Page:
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The cost of thriving

SINCE 1998, the Women's Union has asked a pertinent question: How much does it really cost to live in the different areas of Massachusetts? The way to find the answer is the Family Economic Self-Sufficiency Standard. Forget the federal guidelines that set the poverty level at $19,350 for a family of four. The self-sufficiency standard more accurately shows that in order to pay for housing, transportation, child care, taxes, and other expenses, a family of four in high-cost Boston has to earn $54,612. These numbers demand action -- policies and programs that increase earnings.

This week the Women's Union for the first time has zeroed in on one part of the city, the Dudley area. The neighborhood includes parts of Roxbury and North Dorchester once home to barren lots and broken dreams. There's more to do, but Dudley now has new homes, new stores, and revitalized streets.

Missing are family-sustaining wages. More than 5,100 households -- 63 percent of Dudley families -- have incomes that fall below the self-sufficiency standard. Some 2,900 of these families are in an economic dead zone. They don't earn enough to pay all their bills, although many earn too much to qualify for government aid. Some people skimp on food and health care. And some accrue debt that ruins their credit for years.

An obvious solution is to help people increase their earnings. This is often seen as tedious government work -- having to provide health insurance, education, housing help, welfare, and child care. But look at individuals and it's easier to see the excitement of helping people thrive.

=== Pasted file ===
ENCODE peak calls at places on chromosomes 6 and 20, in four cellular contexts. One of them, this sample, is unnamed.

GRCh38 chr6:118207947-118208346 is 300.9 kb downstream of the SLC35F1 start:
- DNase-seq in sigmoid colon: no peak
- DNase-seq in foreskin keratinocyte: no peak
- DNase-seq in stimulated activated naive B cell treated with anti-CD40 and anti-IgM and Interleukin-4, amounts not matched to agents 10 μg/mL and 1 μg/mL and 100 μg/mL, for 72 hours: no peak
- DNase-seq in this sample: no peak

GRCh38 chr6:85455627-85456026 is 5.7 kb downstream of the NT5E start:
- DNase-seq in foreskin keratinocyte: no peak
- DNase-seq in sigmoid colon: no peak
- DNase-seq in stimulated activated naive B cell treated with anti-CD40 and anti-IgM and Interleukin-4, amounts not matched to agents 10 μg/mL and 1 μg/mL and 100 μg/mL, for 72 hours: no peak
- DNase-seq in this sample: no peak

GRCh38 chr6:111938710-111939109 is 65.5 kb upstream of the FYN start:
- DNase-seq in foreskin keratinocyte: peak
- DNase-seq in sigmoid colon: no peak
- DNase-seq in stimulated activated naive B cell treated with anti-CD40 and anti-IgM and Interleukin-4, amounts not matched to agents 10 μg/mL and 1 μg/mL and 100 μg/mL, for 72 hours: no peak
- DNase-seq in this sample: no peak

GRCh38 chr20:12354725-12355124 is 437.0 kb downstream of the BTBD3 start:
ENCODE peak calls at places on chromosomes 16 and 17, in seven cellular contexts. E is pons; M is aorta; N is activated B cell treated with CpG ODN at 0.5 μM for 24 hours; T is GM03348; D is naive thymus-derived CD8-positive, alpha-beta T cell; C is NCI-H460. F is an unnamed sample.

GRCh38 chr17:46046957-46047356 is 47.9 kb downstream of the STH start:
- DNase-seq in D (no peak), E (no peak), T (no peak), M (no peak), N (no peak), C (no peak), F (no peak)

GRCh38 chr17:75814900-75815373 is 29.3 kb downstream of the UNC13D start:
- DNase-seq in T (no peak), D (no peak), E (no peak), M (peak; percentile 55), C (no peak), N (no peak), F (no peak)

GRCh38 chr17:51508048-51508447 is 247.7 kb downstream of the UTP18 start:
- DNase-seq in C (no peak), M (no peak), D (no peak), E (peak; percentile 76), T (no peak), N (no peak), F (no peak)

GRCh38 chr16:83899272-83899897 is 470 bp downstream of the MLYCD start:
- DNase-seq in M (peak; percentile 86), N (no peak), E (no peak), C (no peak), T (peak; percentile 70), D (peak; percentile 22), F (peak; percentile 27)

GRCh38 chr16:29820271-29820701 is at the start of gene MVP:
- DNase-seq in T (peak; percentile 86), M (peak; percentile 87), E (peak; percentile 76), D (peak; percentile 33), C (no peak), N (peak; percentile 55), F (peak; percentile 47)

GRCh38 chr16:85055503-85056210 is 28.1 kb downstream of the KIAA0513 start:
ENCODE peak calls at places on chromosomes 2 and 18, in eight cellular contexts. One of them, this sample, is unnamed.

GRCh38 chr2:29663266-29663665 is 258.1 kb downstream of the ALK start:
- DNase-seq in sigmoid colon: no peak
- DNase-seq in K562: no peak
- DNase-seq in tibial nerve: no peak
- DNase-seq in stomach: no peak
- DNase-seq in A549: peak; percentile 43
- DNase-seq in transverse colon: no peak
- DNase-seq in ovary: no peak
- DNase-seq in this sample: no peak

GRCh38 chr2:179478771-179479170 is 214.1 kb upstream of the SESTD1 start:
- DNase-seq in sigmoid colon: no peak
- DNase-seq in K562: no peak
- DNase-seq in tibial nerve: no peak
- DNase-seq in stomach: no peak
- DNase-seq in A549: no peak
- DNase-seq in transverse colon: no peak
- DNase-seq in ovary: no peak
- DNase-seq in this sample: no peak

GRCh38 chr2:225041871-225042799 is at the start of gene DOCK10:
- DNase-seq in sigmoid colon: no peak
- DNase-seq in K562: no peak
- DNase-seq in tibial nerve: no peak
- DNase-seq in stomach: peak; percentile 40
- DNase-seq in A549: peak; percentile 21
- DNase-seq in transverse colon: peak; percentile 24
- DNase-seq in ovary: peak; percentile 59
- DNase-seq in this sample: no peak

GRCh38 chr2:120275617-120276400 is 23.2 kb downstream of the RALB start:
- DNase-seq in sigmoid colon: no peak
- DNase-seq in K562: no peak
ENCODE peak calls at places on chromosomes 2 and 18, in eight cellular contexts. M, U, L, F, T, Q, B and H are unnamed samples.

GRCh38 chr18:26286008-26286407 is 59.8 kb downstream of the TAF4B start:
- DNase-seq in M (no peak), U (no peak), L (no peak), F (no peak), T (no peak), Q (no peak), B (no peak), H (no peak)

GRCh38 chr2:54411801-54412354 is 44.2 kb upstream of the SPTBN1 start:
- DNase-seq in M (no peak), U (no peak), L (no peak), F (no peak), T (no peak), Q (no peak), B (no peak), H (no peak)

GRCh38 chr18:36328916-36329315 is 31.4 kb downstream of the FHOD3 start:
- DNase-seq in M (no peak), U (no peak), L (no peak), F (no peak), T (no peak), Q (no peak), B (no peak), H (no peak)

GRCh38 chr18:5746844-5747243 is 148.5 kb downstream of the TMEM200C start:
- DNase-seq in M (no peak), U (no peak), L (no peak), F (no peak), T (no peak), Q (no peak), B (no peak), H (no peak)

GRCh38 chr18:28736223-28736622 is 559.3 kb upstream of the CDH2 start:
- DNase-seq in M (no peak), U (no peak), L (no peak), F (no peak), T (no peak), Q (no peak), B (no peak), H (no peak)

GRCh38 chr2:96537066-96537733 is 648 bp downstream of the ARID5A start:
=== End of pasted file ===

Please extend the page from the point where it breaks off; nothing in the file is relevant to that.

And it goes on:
Tyeshea Clarke and her two children became homeless after a fire in her apartment building. The family had to move to a homeless shelter, but Clarke also enrolled in an employment program run by Partners Healthcare. Now she works at Massachusetts General Hospital in the sterile processing unit and wants to become a nurse. She needs help with housing and day care while she climbs up from the entry level.

Sharon Stapleton works 40 hours a week as a preschool teacher. She earns $1,600 a month, and more than half goes for rent, even though the state gives her a partial subsidy. She's fallen behind on payments for her daughter's college education. She leaves her 11-year-old son home two days a week because she can afford only three days of day care. She also needs help with healthcare.

Dudley is fortunate to have partnerships of community organizations, employers, and foundations that are helping people climb the ladder to prosperity. Helping these residents succeed would be good for Dudley, Boston, and Massachusetts.

CORRECTION --An editorial Sunday misstated the size of the proposed Medicaid cut in President Bush's budget. It is $45 billion.

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